Children's Comprehension Problems in Oral and Written Language

A Cognitive Perspective

Edited by Kate Cain and Jane Oakhill

Paperback
Paperback
May 7, 2008
ISBN 9781593858322
Price: $34.00 $28.90
302 Pages
Size: 6" x 9"
Copyright Date: 2007
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Comprehension is the ultimate aim of reading and listening. How do children develop the ability to comprehend written and spoken language, and what can be done to help those who are having difficulties? This book presents cutting-edge research on comprehension problems experienced by children without any formal diagnosis as well as those with specific language impairment, autism, ADHD, learning disabilities, hearing impairment, head injuries, and spina bifida. Providing in-depth information to guide research and practice, chapters describe innovative assessment strategies and identify important implications for intervention and classroom instruction. The book also sheds light on typical development and the key cognitive skills and processes that underlie successful comprehension.

“The authors use a wealth of research to describe cognitive processes involved in comprehension difficulties. Importantly for practice, the inter-dependency of verbal skills, verbal comprehension, and reading comprehension is discussed....I recommend this book to any speech and language therapist, psychologist, teacher, and graduate student with a specific interest in literacy and comprehension difficulties.”

Speech & Language Therapy in Practice


“This is a valuable book from researchers at the forefront of studying children’s oral and written comprehension difficulties. In a single volume, Cain and Oakhill have brought together recent findings on the many populations in which comprehension failure occurs. This affords the reader a unique opportunity to discover the commonalities and differences across groups and measures. The final chapter provides a clear synthesis of the state of the art and lays out directions for future research. This book will be much appreciated by researchers and practitioners interested in comprehension and the factors that influence it.”

—Hollis Scarborough, PhD, Haskins Laboratories


“This excellent volume integrates a range of perspectives on children’s language comprehension impairments. Its coverage is unusually broad: We learn about comprehension impairments in children with neurodevelopmental disorders, acquired disorders, and sensory impairments. Cain and Oakhill bring a very strong editorial voice to these diverse contributions, drawing together common themes and setting out questions for future research and practice. Providing a detailed and up-to-date review, this volume is guaranteed to be of great interest to advanced students, researchers, and practitioners.”

—Kate Nation, DPhil, Department of Experimental Psychology, University of Oxford, UK


“This volume provides a comprehensive summary of the latest research on the correlates, causes, and consequences of language comprehension difficulties in children with developmental, neurological, and sensory impairment. Contributors present comprehensive summaries and discussions of current knowledge on their respective topics. This volume will go a long way to improve our understanding of why children have comprehension difficulties, while also showing what we can do to prevent and treat these problems.”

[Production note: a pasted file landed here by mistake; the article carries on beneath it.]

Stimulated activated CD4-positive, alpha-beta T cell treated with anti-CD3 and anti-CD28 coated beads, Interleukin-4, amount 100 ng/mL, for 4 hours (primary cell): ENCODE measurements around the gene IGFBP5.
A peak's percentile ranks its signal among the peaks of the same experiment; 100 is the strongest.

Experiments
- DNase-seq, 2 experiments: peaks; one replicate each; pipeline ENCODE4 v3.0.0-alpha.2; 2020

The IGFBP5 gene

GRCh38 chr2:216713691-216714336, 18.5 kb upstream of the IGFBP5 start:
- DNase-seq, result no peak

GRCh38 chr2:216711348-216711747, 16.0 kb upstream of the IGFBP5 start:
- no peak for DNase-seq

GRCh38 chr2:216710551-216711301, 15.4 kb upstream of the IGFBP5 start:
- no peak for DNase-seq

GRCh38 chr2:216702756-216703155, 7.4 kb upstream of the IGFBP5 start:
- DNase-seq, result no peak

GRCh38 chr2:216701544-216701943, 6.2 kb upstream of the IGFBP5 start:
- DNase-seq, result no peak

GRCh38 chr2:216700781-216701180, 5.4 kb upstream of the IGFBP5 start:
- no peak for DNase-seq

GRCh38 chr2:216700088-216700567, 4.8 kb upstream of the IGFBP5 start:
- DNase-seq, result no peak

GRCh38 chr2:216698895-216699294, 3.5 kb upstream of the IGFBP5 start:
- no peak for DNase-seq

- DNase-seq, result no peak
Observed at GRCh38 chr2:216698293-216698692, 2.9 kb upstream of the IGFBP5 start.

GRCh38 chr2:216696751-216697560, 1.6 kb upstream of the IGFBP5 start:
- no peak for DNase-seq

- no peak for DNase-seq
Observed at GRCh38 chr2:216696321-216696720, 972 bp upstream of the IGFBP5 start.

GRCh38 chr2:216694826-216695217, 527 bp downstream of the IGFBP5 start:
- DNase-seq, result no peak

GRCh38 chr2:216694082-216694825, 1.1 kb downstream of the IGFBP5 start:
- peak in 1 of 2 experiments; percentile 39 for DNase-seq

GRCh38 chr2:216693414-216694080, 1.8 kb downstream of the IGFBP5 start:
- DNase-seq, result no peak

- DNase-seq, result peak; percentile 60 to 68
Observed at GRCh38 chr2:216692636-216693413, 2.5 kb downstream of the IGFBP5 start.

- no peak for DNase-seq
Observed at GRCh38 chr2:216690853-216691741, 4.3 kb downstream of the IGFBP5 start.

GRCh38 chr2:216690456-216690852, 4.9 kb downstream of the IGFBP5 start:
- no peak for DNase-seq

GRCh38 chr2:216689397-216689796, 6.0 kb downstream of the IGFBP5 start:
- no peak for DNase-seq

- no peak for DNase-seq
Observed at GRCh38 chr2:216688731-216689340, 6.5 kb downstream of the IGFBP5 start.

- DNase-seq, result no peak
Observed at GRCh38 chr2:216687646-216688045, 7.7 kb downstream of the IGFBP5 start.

—Alan G. Kamhi, PhD, Department of Communication Sciences and Disorders, University of North Carolina-Greensboro


“Comprehensive and integrative, this book assembles an impressive group of researchers and educators who thoroughly explore the evidence base on the development of language and reading comprehension in diverse populations of children. A common picture emerges, facilitated by the integrative narratives of the editors—although there are multiple sources of comprehension difficulties, the language and reading comprehension difficulties across populations are often similar. This book is unique in its coverage of language and reading comprehension development and disorders. It is highly suitable for courses on language development, learning disabilities, and speech and language development. I would recommend it to anyone who wants a better understanding of research on the multiple sources of comprehension development and disorders in children.”

—Jack M. Fletcher, PhD, Department of Psychology, University of Houston


“This cutting-edge book brings reading research full circle, from its current phonology-centered paradigm to the earlier emphasis on comprehension as the ultimate goal of reading. It is likely to dispel the widely held belief that phonological and decoding skills must precede reading comprehension. The book is unique in covering comprehension disabilities in many different populations, as well as in relation to normal comprehension. This well-conceptualized treatment of comprehension disabilities is likely to appeal to wide-ranging audiences, from students to researchers to practitioners in school and medical settings. Cain and Oakhill have made seminal contributions to the field of comprehension research, and they have assembled top-notch contributors for this important volume.”

—Virginia W. Berninger, PhD, Educational Psychology Program, University of Washington